Rolls-Royce Enthusiasts Club - for Rolls-Royce and Bentley Enthusiasts

Motoring Cartoons (mostly)

(Article by Colin Hughes)

(I acknowledge the rights of the copyright owners of the pictures in this article: fortunately the quality of pictures on the Internet is poor enough for those who really like the image to have to search out the original).

In my teens, I used to be an avid enjoyer of "Punch" magazine cartoons. Unfortunately, I never kept any of the magazines, and regret that, among many other cartoonists, I do not have examples of the amazing mechanically bizarre creations of Roland Emett. Emett to some extent inherited the skills of W Heath Robinson, whose name has gone into the English language as descriptive of any mechanical construction made of discarded bits and pieces of string, and whose work tended to cover the early part of the 20th century.

For those who do not know Heath Robinson's work, this is one from a series commissioned by Connolly Bros., well known for their leather used nearly universally in our cars, now sadly no longer in business. The cartoons were produced for their 50th anniversary in 1928.

A characteristic in most of his pictures is that any rope, belt, or string has a knot in it.

emett2.jpg (42796 bytes)emett1.jpg (69635 bytes) Fortunately, I also have friends of similar tastes prepared to lend me books of cartoons, so I can include a couple of Emett's. Although known principally for his branch line steam railway cartoons and the Far Tottering and Oyster Creek Railway of the Battersea Pleasure Gardens during the 1951 Festival of Britain: "When the Lobster is Hoisted, the Tide is Out", motoring did appear in his repertoire. These two appeared in "Punch" in the late 1940s, when new cars were in short supply.
emettcarpark1.jpg (41376 bytes)emettdetail1.jpg (60189 bytes) I happen to live in Hemel Hempstead, a New Town developed largely in the 1950s when Emett was at his zenith, and a feature of the new town centre multi-story car park is an Emett tile and mosaic map of the area. Locals seldom notice it, and the street furniture does not enhance it. An item for preservation when concrete cancer gets the car park, I sincerely hope.

Another early cartoonist influence on me was Fougasse: he is probably best known for his series of security cartoons published during the Second World War (still available as reprints from the Imperial War Museum in London), of which I remember at least two variants of "Careless talk costs lives" - one a London club lounge with portraits of Hitler and Goering, the other with a repeat pattern on the wallpaper of Hitler's face. During the late 1930s and 1940s, Fougasse was Art Editor of "Punch".

In motoring terms, the book "You Have Been Warned", first published in 1935, had among other things a send-up of the diagrams for hand signals in the UK Ministry of Transport "Highway Code". I guess that I was learning to drive around the time I read it and I found it appealed to my adolescent sense of humour. The real skill of Fougasse was his extreme economy of line.

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My current copy of "You Have Been Warned" is a 1959 reprint. My memory says that the first copy I read had the caption for hand signal 1c (bottom right of the left-hand picture) as: "The house over there with the green door is where cook's mother lives." Possibly it was edited to allow for the rarity of households still employing a cook (I have since found an earlier copy which verifies my memory). A number of these pictures first appeared in "Punch".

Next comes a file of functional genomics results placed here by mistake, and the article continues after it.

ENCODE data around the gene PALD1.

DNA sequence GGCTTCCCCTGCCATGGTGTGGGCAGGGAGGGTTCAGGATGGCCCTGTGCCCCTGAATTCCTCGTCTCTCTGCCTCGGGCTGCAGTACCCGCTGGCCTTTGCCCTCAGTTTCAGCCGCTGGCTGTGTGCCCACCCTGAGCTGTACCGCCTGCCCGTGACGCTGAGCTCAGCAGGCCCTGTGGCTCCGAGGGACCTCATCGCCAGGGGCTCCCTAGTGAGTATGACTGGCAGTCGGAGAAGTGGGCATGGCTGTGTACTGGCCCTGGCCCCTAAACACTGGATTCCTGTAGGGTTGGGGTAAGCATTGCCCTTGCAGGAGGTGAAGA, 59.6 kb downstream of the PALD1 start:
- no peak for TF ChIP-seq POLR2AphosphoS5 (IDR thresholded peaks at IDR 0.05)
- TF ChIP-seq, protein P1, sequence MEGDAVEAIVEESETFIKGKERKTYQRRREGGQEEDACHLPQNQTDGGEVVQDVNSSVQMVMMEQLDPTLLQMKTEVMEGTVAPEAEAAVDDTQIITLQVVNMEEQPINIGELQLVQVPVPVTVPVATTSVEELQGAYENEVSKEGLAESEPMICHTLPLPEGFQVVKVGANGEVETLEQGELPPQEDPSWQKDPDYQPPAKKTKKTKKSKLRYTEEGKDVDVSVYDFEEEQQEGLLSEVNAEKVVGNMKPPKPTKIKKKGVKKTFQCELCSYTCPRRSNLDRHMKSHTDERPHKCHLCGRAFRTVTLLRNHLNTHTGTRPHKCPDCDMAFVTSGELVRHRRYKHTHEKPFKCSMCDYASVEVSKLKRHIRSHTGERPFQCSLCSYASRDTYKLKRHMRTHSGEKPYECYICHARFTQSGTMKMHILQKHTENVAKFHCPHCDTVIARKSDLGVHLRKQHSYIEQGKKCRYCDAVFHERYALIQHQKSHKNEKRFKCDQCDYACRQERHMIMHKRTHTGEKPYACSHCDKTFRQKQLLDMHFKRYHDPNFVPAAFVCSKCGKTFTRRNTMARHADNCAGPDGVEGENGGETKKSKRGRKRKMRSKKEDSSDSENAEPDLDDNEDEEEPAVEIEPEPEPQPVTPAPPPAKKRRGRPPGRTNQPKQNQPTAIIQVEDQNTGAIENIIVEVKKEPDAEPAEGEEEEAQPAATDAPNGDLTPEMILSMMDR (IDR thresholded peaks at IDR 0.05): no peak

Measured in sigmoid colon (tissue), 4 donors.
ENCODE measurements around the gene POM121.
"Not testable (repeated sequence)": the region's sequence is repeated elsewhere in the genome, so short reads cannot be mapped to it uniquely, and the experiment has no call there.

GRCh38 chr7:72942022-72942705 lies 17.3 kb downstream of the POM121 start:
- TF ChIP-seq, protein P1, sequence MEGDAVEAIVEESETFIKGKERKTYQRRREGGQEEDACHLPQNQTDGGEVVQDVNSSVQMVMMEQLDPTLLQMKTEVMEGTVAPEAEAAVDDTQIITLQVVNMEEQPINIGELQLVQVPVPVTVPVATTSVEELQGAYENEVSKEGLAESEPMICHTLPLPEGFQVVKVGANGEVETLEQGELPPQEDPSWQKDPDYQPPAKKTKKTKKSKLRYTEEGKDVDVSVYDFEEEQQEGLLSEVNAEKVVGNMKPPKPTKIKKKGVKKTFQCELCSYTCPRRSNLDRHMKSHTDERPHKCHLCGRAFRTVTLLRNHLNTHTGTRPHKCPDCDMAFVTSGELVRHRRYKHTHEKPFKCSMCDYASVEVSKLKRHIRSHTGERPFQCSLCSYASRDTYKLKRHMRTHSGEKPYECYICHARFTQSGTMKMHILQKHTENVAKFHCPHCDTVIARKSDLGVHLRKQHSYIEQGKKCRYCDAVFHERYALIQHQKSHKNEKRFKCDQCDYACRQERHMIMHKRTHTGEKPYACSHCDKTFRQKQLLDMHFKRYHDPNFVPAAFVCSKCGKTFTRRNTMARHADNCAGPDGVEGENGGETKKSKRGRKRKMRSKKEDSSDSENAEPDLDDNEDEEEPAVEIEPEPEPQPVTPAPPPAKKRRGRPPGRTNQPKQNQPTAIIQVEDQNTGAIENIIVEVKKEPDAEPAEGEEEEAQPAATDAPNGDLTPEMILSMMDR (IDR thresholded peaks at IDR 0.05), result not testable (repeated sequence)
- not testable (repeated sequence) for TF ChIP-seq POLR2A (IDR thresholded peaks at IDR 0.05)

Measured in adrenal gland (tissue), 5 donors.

bthomas.jpg (62585 bytes) evans.jpg (66460 bytes) Mavs.jpg (44716 bytes) Fougasse followed Bert Thomas' time in the same job, and here are two from the early 1930s, one of which is by Thomas, the other by Theyer Evans, and relevant to our interests. The third is from the 1940s, and is the origin of the joke regularly made to R-R owners before filling stations became self-service. 

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W.A.Robotham (Rm), who was for some time in charge of Rolls-Royce Experimental Department on the car side, wrote his autobiography "Silver Ghosts and Silver Dawn" (Constable 1970). During the Second World War when Rolls-Royce Car Division team was working on the design of the Cromwell tank, there was continuous conflict on Ministry specifications for tanks. He included this illustration originating in Vauxhall's at this time as "The Specialist Menace". 

The late R.J.Gibbs "Gibby", RREC's Bulletin editor in the Seventies, was a good cartoonist; here is an example he produced in 1972 at the time of the first re-enactment of the Alpine Trial of 1912, when George Birrell was Club Chairman and closely involved with the rally organisation. The late Peter Baines as RREC Bulletin Editor once had a note from the Editor of the VSCC Bulletin congratulating him on the standard of the content, but regretting that we did not have cartoons to lighten the tone. VSCC is fortunate in having Apsley currently - see below. Volunteer cartoonists are welcome!
The RREC Annual Dinner at the Annual Rally which preceded the 1972 Alpine Rally (commemorating the 1912 Alpine Trial) had a menu cover by that best of motoring cartoonists, the late Russell Brockbank, commissioned by John Schroder. (Where is the original now?). Copies were still available from the Club Shop in March 2005.

Brockbank's ability to depict the character of individual cars one knew, or thought one knew, was unrivalled. In this picture, anyone familiar with his motorist character, Major Upsett, will recognise him in Tyrolean costume on the lower right of the picture.